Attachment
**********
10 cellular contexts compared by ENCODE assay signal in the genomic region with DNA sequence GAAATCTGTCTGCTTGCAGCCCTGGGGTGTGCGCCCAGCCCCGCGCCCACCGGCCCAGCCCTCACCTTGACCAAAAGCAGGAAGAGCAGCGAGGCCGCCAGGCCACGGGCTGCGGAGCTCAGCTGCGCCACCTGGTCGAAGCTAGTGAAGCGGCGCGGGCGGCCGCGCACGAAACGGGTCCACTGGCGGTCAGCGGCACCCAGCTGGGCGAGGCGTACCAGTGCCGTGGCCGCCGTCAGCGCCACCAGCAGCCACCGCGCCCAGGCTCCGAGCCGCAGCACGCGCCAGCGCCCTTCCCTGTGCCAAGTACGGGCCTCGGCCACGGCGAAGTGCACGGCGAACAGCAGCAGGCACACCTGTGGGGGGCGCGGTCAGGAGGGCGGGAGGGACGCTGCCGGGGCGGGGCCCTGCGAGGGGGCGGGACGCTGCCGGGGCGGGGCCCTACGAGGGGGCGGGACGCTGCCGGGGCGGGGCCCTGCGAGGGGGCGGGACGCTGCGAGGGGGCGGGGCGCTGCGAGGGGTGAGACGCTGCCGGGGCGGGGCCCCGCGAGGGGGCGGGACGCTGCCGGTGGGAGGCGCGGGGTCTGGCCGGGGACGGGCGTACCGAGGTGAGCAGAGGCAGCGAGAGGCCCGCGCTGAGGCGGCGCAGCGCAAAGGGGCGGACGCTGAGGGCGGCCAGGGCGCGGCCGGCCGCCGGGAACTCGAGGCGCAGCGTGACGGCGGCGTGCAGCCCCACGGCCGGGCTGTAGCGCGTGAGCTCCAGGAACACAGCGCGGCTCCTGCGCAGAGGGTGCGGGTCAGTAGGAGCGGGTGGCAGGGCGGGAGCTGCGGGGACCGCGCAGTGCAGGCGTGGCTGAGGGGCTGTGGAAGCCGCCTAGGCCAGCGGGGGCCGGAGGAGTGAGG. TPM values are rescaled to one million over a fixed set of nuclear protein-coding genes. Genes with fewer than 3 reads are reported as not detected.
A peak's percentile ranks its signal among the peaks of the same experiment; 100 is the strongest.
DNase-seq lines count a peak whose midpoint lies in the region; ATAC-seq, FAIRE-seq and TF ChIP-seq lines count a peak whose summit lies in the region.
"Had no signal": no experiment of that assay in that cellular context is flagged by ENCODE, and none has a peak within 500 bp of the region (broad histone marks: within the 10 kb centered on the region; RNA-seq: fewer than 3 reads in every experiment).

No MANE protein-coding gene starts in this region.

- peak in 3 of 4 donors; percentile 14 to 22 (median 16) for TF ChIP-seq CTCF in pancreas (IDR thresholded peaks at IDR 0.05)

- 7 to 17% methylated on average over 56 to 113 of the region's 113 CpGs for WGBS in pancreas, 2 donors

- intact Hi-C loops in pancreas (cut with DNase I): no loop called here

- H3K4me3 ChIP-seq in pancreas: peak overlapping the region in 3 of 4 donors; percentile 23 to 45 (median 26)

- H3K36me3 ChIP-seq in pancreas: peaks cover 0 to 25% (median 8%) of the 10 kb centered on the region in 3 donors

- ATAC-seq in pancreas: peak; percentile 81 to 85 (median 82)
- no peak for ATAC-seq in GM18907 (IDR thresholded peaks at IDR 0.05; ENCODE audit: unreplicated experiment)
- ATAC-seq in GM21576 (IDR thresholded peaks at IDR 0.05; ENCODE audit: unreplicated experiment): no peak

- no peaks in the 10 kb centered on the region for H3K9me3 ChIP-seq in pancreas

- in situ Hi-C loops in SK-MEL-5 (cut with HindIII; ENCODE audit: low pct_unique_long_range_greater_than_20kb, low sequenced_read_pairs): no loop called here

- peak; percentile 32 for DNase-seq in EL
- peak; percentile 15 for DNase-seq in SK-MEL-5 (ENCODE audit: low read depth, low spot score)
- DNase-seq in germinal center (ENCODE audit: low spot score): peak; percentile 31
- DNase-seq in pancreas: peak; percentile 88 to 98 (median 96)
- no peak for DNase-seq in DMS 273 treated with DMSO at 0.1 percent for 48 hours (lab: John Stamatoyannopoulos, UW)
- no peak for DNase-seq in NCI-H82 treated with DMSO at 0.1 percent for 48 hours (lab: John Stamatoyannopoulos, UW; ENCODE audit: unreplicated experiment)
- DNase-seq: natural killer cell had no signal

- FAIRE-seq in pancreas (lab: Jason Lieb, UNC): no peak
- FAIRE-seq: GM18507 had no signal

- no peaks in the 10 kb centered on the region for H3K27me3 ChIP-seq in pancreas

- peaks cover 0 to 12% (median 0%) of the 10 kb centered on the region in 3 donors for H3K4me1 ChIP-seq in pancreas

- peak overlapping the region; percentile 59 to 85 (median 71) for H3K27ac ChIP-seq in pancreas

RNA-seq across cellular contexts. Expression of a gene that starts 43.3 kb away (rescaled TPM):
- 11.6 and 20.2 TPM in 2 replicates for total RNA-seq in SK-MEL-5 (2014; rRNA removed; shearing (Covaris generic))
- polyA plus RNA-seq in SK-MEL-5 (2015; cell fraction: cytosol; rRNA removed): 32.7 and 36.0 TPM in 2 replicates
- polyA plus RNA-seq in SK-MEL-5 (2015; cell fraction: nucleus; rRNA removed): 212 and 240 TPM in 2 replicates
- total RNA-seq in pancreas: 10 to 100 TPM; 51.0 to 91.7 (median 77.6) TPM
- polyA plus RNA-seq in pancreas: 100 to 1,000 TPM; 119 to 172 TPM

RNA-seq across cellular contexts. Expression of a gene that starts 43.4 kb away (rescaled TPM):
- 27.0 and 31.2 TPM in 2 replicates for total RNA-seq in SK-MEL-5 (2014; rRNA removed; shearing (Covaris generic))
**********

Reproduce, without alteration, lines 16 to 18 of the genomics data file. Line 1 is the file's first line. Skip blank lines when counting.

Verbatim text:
- peak; percentile 32 for DNase-seq in EL
- peak; percentile 15 for DNase-seq in SK-MEL-5 (ENCODE audit: low read depth, low spot score)
- DNase-seq in germinal center (ENCODE audit: low spot score): peak; percentile 31